Pets

Alabama woman loses, finds cat after Georgia wreck

In this photo taken Jan. 15, 2016, Craven County Animal Control Supervisor Trinity Smith cuddles with Hemi, an American Curl mix cat. in New Bern, N.C. The cat has spent the last four years wandering Marine Corps Air Station Cherry Point in Cherry Point, N.C., but thanks to a microchip, his owners have been tracked down to their current home in North Dakota. (Bill Hand/Sun Journal via AP) MANDATORY CREDIT
In this photo taken Jan. 15, 2016, Craven County Animal Control Supervisor Trinity Smith cuddles with Hemi, an American Curl mix cat. in New Bern, N.C. The cat has spent the last four years wandering Marine Corps Air Station Cherry Point in Cherry Point, N.C., but thanks to a microchip, his owners have been tracked down to their current home in North Dakota. (Bill Hand/Sun Journal via AP) MANDATORY CREDIT AP

DOTHAN, Ala. -- After losing her cat for nearly a month and surviving a car crash near Atlanta, Jeneve Brooks has found a new outlook on life.

Brooks lost control of the sport-utility vehicle she was driving on Interstate 85 on Dec. 26 as she traveled back to Dothan after visiting family near Atlanta over the Christmas holidays. Brooks survived, but lost her beloved cat in the crash, 200 miles from Dothan.

After 22 days and lots of hard work from many different people, Brooks was reunited with her 13-year-old cat Tom last week.

The accident happened after Brooks became distracted by Tom, who she'd just let out of his carrier while traveling on the interstate. She recalled traveling southbound on the highway with Tom next to her inside the cat carrier, until she took him out to relieve some of his apparent stress.

"He was crying in a way that was very disturbing," she said. "He was on his carrier at one point and it was like he was surfing. I was like `get down. "'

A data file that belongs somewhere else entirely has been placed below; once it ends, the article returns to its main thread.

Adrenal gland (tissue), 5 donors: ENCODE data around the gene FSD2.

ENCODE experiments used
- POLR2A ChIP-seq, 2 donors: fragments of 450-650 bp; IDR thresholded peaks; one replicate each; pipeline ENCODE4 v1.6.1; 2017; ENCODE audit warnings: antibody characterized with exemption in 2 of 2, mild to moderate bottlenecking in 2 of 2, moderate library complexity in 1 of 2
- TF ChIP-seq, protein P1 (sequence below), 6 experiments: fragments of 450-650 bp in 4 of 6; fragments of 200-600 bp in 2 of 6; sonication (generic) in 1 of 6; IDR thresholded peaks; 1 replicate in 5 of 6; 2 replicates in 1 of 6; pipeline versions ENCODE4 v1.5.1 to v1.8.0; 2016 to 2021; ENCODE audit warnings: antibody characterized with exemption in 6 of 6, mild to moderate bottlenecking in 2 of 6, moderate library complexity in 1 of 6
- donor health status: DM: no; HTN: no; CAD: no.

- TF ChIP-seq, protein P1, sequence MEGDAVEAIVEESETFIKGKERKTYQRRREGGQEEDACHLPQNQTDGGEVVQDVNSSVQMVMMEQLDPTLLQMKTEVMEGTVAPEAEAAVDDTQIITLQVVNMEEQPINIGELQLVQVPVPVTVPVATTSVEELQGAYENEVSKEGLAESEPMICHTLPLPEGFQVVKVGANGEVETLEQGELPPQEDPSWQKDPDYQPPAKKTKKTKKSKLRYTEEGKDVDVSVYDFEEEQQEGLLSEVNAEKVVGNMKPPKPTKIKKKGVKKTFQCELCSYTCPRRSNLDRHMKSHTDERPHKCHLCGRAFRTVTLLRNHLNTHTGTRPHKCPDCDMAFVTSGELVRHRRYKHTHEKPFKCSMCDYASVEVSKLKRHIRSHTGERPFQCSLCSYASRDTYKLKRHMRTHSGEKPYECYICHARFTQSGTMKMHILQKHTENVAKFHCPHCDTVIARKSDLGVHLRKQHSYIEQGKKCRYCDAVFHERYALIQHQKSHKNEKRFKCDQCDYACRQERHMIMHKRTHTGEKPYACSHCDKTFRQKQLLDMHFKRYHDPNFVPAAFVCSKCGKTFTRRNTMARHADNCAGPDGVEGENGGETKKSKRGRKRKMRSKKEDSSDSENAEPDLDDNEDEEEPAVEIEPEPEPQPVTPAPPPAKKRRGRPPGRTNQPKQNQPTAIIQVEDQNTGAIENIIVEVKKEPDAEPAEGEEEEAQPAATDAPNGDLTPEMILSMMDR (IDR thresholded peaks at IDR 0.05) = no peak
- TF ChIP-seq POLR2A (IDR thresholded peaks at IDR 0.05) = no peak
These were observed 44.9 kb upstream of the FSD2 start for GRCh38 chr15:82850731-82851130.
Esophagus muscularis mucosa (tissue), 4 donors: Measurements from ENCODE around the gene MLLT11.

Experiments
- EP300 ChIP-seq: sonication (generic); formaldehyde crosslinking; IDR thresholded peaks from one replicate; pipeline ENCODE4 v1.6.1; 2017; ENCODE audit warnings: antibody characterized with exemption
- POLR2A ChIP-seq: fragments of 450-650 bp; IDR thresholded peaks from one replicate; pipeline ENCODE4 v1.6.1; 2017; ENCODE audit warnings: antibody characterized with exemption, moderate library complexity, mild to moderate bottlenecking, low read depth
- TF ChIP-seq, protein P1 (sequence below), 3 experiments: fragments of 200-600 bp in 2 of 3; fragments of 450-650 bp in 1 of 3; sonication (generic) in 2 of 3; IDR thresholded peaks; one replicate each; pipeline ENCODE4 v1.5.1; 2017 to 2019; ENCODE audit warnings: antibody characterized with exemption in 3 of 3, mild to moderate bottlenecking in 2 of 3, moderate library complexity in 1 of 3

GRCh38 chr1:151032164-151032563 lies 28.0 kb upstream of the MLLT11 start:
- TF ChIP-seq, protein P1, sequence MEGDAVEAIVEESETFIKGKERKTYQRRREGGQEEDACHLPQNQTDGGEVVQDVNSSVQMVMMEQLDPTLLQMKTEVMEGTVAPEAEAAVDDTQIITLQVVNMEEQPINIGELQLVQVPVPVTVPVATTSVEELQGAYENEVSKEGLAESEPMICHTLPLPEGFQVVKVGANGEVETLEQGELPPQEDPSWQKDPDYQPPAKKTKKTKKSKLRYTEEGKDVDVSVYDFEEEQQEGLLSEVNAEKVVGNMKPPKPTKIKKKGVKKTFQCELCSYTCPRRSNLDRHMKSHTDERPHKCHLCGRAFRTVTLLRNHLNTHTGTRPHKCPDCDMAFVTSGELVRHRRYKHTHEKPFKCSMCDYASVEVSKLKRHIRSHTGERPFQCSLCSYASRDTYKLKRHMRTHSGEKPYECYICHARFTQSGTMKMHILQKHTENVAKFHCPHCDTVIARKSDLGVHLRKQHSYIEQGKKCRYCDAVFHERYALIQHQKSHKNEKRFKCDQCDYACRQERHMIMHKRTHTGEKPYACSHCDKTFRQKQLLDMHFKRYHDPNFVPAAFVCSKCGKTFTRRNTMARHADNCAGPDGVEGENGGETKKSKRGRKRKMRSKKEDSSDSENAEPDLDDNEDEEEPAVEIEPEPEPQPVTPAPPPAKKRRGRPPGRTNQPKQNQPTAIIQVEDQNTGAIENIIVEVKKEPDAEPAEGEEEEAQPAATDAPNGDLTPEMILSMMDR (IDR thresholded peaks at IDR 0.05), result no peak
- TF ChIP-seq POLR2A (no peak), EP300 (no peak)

Brooks crashed but didn't strike any other vehicles. She went to a hospital and received treatment for injuries to her head and hand. She later discovered her cat was missing from her car.

Brooks, who works as an assistant professor of sociology at Troy University Dothan with a specialization in race relations, said she saw a collaboration of different races of people stop on the side of the highway to offer her help.

"Losing my cat restored my faith in humanity," Brooks said. "I looked like the `Walking Dead' because my head was bleeding a lot. People were praying over me, and telling me they loved me. I looked up at one point there was like a sea of black and white faces looking over me."

Brooks said she hopes what she called the embarrassing decision to let her cat out of the carrier will help others learn about the dangers of distracted driving.

"I'm 50 years old and this is the first serious accident I've ever been in," she said. "I wasn't drunk, and I wasn't texting, but I still made a choice that potentially could've cost other people their lives. I could've caused a multiple car pile-up."

Two women, who Brooks referred to as her cat angels, found her cat after they set up traps in some woods off Interstate 85 near Newnan, Georgia, in Coweta County.

Brooks said she wouldn't have been reunited with Tom without the help of Lovy Myers and Elizabeth Perdue. She found Myers and Perdue by searching through a Lost and Found Pets Facebook page.